The Burbank City Council does a lot of things right, so there’s
certainly an “if it ain’t broke, don’t fix it” component to Tuesday’s
At the same time, the community’s cultural and ethnic makeup could
be better represented on the council, which means at least one change
of significance is in order.
Both things can be accomplished by electing the two men the
Burbank Leader is endorsing for City Council: Jef Vander Borght and
Vander Borght, a self-employed architect and builder, is an
incumbent councilman, but not by much. He was appointed in March to
replace Bob Kramer, who resigned to take a job with the city, and
thus has been involved in only a fraction of the sitting council’s
That works mostly in Vander Borght’s favor. He wasn’t around to
draw most of the fire the council’s taken about the airport over the
past few years, including suing the Airport Authority after Measure A
was approved in October 2001, so he hasn’t had to help shoulder the
baggage some other council members carry around.
At the same time, Vander Borght’s been on the council long enough
for the public and his fellow council members to come to the
conclusion that he doesn’t appear beholden to any one school of
thought when it comes to issues of substance, and that he’s
contemplative and reasonable, in marked contrast to his predecessor.
These are only good things.
Throw in the fact that Vander Borght believes some sort of middle
ground is necessary to solve the airport issue; that traffic problems
in Burbank are at least as weighty as airport concerns; and that the
city spends too much time and money on litigation and outside legal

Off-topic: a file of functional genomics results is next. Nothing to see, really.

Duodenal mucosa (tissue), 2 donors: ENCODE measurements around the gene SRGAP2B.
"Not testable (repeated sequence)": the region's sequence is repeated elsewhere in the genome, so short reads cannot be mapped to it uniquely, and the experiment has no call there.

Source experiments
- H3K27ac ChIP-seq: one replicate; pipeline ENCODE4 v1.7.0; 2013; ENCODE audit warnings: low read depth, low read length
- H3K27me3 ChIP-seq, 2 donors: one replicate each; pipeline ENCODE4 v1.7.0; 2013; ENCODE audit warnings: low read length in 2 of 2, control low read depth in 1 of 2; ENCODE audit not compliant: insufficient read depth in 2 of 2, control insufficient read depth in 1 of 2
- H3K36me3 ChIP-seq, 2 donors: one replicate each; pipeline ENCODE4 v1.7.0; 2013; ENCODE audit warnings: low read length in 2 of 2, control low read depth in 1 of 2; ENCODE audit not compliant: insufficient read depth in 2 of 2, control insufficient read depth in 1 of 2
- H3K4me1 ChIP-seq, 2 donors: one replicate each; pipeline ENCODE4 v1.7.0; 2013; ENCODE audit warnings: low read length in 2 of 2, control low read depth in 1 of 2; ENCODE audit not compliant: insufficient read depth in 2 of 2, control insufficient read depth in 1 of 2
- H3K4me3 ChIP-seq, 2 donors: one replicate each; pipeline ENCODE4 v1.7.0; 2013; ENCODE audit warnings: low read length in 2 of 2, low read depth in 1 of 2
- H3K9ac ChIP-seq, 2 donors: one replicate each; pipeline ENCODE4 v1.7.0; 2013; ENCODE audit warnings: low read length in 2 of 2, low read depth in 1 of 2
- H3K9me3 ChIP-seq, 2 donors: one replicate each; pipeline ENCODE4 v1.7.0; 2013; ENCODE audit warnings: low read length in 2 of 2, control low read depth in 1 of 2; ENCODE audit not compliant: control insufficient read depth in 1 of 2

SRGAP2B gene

services, and this a councilman worth keeping.
Hovanessian is a lesser-known quantity, but a promising one. A
civil litigation paralegal, he takes a relatively hard line about the
airport (Measure A’s requirements should be the minimum expected from
the FAA, he says).
But he’s much more flexible in other areas, including use of
public funds for downtown revitalization (he’d like it distributed to
several smaller businesses instead of one or two big ones); public
open space (he asks, why can’t the public use school properties when
school isn’t in session?); and traffic concerns (he’d like more
freeway ramps, parking spaces and lanes to reduce congestion in
Also, candidly, Hovanessian’s Armenian background is a plus.
Burbank’s Armenian community is large and growing, but
underrepresented in city government and not represented at all on the
council. Having an Armenian take a council seat doesn’t automatically
translate into good governance on that community’s behalf -- or even
assure that all its concerns will be heard -- but it’s a step in the
right direction, one toward making the council as diverse as
The Burbank Leader encourages its readers to vote for Jef Vander
Borght and Vahe Hovanessian in Tuesday’s municipal election.